I am using Mongoid to store some data as documents in a MongoDB database and then run some MapReduce queries against the data. Now I have no trouble with mapping data from normal documents and an embedded document but I could not extract data from an embedded collection of documents i.e.

class Foo
  include Mongoid::Document

  #fields
  field :custom_id, :type => String

  #relations
  embeds_many :bars

end
class Bar
  include Mongoid::Document

  #fields
  field :custom_field, :type => String

  #relations
  embedded_in :Foo

end

First it looks like that we need to run the map part of the MapReduce against the parent document and not the child i.e. Foo.map_reduce(...) will work find documents but Bar.map_reduce(...) does not, however that is not surprising as it is also not possible to count all Bar documents by doing Bar.all.count in the rails console.

Now a MapReduce query in MongoDB is done as a pair of JavaScript scripts, the first does the map by _emit_ting a mini-document of data and the second that aggregates the data in some manner. So thinking I had a collection (array) my first attempt to map data from the embedded document was this:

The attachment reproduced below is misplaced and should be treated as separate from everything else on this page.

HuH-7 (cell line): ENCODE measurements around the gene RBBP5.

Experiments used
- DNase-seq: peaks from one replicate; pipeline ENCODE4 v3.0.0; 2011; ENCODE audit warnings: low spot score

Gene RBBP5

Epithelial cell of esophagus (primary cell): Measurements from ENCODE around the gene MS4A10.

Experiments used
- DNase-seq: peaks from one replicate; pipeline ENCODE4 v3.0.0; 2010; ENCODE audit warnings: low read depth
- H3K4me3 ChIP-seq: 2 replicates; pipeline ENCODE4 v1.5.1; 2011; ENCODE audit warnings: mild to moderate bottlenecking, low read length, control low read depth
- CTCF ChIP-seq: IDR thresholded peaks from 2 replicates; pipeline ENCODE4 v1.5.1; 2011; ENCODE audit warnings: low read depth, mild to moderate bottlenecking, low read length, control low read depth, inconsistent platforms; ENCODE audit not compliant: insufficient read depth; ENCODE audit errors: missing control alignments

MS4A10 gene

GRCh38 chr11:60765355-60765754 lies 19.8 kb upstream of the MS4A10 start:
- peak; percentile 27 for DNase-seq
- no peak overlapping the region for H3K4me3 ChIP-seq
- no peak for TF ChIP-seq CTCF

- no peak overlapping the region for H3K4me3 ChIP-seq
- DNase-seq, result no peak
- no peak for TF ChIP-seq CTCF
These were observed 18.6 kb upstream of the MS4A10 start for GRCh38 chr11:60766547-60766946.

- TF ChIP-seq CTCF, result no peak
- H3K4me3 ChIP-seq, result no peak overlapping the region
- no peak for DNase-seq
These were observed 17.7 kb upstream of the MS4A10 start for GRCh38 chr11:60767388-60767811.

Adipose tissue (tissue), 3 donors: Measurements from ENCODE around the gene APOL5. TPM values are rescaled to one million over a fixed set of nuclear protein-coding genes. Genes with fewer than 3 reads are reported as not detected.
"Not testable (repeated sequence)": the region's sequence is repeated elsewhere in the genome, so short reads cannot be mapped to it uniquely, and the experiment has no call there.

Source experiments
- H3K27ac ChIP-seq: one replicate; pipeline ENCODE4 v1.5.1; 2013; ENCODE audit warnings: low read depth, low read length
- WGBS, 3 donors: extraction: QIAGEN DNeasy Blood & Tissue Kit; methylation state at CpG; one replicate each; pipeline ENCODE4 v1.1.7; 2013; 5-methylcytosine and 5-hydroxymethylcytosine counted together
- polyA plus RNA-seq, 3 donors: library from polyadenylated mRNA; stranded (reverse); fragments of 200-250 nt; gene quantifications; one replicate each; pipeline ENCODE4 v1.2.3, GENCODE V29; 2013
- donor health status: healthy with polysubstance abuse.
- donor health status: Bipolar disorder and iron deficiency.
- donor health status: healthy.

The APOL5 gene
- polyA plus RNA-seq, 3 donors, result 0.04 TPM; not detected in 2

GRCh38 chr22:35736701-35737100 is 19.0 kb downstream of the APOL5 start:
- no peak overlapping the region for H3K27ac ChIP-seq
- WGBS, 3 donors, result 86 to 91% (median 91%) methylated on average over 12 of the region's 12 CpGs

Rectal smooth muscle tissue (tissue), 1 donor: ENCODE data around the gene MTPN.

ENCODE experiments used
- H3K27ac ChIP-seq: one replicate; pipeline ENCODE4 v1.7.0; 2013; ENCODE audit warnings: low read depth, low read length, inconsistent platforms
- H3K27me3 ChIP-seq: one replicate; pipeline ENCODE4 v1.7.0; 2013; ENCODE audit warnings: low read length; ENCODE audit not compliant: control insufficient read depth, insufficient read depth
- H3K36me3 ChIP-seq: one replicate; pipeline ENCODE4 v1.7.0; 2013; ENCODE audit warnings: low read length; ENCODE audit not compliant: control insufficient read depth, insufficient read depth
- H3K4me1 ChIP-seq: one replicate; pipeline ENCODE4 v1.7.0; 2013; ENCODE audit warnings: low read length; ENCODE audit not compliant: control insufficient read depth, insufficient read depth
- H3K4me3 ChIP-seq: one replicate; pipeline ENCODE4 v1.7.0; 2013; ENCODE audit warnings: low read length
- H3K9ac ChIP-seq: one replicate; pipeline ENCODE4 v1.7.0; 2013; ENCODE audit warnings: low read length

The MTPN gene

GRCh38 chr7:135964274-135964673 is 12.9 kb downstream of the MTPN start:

MAP:

function() {
  if (this.bars == null) return;
  for (var bar in this.bars){
    emit(bar.custom_field, { count: 1 });
  }
}

REDUCE:

function(key, values) {
  var total = 0;
  for ( var i=0; i< values.length; i++ ) {
    total += values[i].count;
  }
  return { count: total };
}

This produced an unusual result such that there was only a single aggregated document with a null key and the count was the total number of child documents (summed across all the parents).

Now I could have just broken the child document out and not embedded it but I didn't want to break the model over something so trivial that must, in my eyes, be possible.

After much googling and reading of forum posts, I couldn't find any samples. I eventually observed of some 'unusual' syntax on an unrelated topic which led me to rewrite the map script into this:

function() {
  if (this.bars== null) return;
  for (var bar in this.bars){
    emit(this.bars[bar].custom_field, { count: 1 });
  }
}

Which produced the expected results. Okay this was probably obvious to anyone who knows MongoDB+MapReduce well but it took me a while to find out and it still isn't that intuitive, though I think I now know why it is this way, so I thought I'd write it up as a bit of a reference.